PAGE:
Gender-based issues can be a common theme with a set of boy-girl twins in a family.
Gender-based issues can be a common theme with a set of boy-girl twins in a family. iStock

Man nails gender ignorance with one comment

AREN'T we supposed to get wiser as we get older? And shouldn't wisdom bring with it a healthy dose of tolerance?

Taking boisterous three-year-old twins out in public is an easy way to discover people's true colours.

I love them to death but their antics can test even this loving Nana's patience so I can genuinely appreciate the sideways looks as they spill a drink or the muttered comments as they step in front of people as they rush closer to whatever's caught their eye in a shop window.

When you are looking at the world through a toddler's eyes you don't see the judgment; and you are too busy to hear the whispers.

But sometimes people take it upon themselves to intrude on their innocence.

Recently my daughter and her twins were out shopping and stopped to look at a display of nail polishes. As they were searching for all the colours of the rainbow, an elderly man leaned in close to my grandson and gruffly told him "that's stuff only for girls, son".

So, according to his view of the world, my grandson should not be looking at nail polish colours because that's just for girls. Gender-based issues cut much deeper than a comment about nail polish but they have been a common theme since we welcomed a set of boy-girl twins into our family. One man's comment about nail polish won't change my grandson's life, or my granddaughter's either, but I don't want any of my grandchildren to think they can't do something because of their gender.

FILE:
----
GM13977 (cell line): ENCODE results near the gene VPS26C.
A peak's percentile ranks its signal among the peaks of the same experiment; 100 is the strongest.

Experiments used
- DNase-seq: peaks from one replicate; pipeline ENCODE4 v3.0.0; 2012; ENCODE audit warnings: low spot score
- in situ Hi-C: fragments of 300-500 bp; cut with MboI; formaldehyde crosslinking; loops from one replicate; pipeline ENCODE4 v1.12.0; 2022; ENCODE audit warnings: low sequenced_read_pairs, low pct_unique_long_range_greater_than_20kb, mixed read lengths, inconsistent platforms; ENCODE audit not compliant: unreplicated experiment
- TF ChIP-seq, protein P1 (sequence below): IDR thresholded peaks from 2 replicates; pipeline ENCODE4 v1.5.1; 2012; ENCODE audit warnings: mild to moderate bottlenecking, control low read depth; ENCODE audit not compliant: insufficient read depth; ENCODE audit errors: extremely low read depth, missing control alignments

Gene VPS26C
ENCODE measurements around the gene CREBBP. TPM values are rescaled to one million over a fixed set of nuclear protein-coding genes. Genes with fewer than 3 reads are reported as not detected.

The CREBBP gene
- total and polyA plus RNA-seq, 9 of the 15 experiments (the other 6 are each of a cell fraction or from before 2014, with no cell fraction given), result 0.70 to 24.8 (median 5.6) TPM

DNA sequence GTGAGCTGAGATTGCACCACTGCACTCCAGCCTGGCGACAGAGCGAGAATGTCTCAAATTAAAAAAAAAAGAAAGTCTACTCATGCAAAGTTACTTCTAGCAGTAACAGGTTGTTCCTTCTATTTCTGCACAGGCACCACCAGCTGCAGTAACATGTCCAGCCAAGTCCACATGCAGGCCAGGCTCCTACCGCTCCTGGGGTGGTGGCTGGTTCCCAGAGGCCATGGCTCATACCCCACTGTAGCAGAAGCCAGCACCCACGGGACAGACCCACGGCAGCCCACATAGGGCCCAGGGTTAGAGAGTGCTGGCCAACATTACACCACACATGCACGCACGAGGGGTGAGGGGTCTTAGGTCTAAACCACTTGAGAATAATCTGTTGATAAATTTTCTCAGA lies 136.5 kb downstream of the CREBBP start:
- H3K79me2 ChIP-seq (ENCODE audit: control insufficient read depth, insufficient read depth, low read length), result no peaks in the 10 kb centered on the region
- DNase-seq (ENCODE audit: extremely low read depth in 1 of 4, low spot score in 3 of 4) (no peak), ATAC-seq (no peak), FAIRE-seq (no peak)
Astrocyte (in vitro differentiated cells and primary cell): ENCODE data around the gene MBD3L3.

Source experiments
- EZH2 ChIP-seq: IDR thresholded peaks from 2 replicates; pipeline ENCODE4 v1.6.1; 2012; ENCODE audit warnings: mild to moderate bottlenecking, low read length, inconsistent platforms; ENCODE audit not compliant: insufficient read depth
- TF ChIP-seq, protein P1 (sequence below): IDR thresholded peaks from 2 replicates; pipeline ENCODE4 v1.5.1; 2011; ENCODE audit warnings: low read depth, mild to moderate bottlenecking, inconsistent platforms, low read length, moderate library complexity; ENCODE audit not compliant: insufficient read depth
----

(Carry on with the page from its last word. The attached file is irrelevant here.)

I appreciate the world was a different place when this man was a boy but we no longer live in a world where your gender defines what you can and can't do, even if it is something as simple as what you put on your fingers and toes.

Of course this man is entitled to his opinion, and some will argue he was just being friendly, but he has no business telling someone else's child their gender defines the things they can be interested in.

My daughter was too shocked to say anything and it's a shame she didn't make him stop a little longer so he had a chance to notice the freshly painted fire engine red polish on my grandson's toes. I can only imagine what he would have had to say about that.

If you ask my grandkids, getting their toe nails painted is one of the best things about going to their daycare mum's house. But there's one thing he and this man might agree on - pink is just not my grandson's colour. He much prefers shades of blue, green and red.